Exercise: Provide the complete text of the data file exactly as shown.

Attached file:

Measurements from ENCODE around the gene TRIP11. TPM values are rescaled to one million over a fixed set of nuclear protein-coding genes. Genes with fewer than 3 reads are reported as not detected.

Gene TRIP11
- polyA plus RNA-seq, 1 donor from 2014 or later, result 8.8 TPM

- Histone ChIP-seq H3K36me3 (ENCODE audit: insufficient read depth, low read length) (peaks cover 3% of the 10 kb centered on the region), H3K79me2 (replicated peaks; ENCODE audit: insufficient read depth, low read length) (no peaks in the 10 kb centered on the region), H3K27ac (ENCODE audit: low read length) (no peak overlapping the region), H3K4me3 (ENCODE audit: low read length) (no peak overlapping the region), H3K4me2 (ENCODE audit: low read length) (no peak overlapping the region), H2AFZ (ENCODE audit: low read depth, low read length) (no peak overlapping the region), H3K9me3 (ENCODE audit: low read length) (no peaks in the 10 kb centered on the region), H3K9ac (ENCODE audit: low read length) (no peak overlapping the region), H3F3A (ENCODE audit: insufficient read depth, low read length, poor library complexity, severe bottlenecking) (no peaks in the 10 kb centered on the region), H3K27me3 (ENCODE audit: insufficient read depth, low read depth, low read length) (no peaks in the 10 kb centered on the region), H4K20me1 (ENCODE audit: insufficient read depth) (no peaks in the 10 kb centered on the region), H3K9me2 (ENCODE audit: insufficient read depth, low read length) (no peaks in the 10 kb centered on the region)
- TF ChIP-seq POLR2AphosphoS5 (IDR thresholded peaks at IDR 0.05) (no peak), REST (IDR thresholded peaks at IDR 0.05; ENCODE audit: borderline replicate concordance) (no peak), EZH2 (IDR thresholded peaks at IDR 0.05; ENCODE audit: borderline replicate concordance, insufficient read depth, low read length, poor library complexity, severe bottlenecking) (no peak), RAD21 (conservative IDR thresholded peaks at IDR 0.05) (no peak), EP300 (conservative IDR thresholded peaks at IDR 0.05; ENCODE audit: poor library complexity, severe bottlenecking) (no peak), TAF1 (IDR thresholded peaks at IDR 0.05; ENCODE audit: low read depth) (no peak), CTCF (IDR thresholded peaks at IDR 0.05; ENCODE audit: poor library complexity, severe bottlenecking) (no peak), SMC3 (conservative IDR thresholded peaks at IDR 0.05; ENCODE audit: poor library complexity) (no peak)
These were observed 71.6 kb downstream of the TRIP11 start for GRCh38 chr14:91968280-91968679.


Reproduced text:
Measurements from ENCODE around the gene TRIP11. TPM values are rescaled to one million over a fixed set of nuclear protein-coding genes. Genes with fewer than 3 reads are reported as not detected.

Gene TRIP11
- polyA plus RNA-seq, 1 donor from 2014 or later, result 8.8 TPM

- Histone ChIP-seq H3K36me3 (ENCODE audit: insufficient read depth, low read length) (peaks cover 3% of the 10 kb centered on the region), H3K79me2 (replicated peaks; ENCODE audit: insufficient read depth, low read length) (no peaks in the 10 kb centered on the region), H3K27ac (ENCODE audit: low read length) (no peak overlapping the region), H3K4me3 (ENCODE audit: low read length) (no peak overlapping the region), H3K4me2 (ENCODE audit: low read length) (no peak overlapping the region), H2AFZ (ENCODE audit: low read depth, low read length) (no peak overlapping the region), H3K9me3 (ENCODE audit: low read length) (no peaks in the 10 kb centered on the region), H3K9ac (ENCODE audit: low read length) (no peak overlapping the region), H3F3A (ENCODE audit: insufficient read depth, low read length, poor library complexity, severe bottlenecking) (no peaks in the 10 kb centered on the region), H3K27me3 (ENCODE audit: insufficient read depth, low read depth, low read length) (no peaks in the 10 kb centered on the region), H4K20me1 (ENCODE audit: insufficient read depth) (no peaks in the 10 kb centered on the region), H3K9me2 (ENCODE audit: insufficient read depth, low read length) (no peaks in the 10 kb centered on the region)
- TF ChIP-seq POLR2AphosphoS5 (IDR thresholded peaks at IDR 0.05) (no peak), REST (IDR thresholded peaks at IDR 0.05; ENCODE audit: borderline replicate concordance) (no peak), EZH2 (IDR thresholded peaks at IDR 0.05; ENCODE audit: borderline replicate concordance, insufficient read depth, low read length, poor library complexity, severe bottlenecking) (no peak), RAD21 (conservative IDR thresholded peaks at IDR 0.05) (no peak), EP300 (conservative IDR thresholded peaks at IDR 0.05; ENCODE audit: poor library complexity, severe bottlenecking) (no peak), TAF1 (IDR thresholded peaks at IDR 0.05; ENCODE audit: low read depth) (no peak), CTCF (IDR thresholded peaks at IDR 0.05; ENCODE audit: poor library complexity, severe bottlenecking) (no peak), SMC3 (conservative IDR thresholded peaks at IDR 0.05; ENCODE audit: poor library complexity) (no peak)
These were observed 71.6 kb downstream of the TRIP11 start for GRCh38 chr14:91968280-91968679.